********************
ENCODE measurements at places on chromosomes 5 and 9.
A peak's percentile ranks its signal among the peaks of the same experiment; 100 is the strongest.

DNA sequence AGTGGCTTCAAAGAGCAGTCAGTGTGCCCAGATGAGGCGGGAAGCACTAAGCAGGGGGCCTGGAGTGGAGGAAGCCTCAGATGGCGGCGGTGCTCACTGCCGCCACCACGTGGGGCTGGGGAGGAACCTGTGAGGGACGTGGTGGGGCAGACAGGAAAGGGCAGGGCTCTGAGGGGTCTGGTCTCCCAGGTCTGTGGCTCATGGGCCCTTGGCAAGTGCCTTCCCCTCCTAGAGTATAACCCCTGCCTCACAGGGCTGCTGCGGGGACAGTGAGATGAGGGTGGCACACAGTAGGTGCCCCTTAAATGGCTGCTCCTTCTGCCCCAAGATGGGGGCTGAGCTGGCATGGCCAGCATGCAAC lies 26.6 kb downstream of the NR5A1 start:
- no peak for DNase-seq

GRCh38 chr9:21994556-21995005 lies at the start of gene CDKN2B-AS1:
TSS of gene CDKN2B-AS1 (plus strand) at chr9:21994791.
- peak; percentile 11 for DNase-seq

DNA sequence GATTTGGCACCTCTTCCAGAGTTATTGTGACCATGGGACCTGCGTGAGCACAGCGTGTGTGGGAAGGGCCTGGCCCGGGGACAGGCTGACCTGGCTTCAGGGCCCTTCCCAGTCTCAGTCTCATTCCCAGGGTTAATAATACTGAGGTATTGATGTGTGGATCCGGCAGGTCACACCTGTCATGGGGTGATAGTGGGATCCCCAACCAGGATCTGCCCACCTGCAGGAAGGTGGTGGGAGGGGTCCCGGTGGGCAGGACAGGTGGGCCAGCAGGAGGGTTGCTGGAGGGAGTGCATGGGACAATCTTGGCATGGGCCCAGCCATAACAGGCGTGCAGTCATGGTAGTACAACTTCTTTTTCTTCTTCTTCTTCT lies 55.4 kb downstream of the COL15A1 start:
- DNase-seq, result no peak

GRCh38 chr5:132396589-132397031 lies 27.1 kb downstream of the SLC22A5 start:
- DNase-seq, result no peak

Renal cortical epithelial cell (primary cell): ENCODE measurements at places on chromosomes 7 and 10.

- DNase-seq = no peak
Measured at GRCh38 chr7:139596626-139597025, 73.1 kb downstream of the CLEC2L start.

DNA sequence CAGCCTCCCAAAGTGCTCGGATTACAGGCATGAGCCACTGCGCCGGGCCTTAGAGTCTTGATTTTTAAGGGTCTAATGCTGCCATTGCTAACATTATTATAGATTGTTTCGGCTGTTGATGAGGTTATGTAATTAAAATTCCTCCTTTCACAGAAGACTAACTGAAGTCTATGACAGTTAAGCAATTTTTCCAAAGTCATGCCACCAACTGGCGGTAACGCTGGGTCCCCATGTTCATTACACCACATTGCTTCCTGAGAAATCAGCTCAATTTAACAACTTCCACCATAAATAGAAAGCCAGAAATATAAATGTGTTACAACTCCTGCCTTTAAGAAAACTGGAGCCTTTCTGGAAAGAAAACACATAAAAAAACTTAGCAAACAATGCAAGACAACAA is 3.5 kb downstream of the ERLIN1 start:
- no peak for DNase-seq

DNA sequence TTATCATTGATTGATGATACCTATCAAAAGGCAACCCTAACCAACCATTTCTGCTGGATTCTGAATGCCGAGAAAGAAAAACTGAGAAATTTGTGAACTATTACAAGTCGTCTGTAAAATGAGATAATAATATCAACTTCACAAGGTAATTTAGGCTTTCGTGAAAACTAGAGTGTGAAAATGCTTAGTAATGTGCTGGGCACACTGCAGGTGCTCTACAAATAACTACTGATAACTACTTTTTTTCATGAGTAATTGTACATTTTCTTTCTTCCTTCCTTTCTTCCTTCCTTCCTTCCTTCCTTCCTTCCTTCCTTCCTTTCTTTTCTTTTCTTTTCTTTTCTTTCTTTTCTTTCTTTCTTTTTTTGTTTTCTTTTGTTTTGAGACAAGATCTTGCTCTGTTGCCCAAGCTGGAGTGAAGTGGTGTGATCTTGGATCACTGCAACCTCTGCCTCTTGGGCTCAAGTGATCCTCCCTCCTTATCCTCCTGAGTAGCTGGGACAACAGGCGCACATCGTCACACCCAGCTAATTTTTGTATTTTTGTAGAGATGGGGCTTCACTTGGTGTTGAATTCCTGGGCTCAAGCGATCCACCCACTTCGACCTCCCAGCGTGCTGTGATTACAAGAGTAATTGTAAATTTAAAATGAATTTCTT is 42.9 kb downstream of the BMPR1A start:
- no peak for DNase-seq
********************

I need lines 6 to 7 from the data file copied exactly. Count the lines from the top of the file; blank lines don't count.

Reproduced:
TSS of gene CDKN2B-AS1 (plus strand) at chr9:21994791.
- peak; percentile 11 for DNase-seq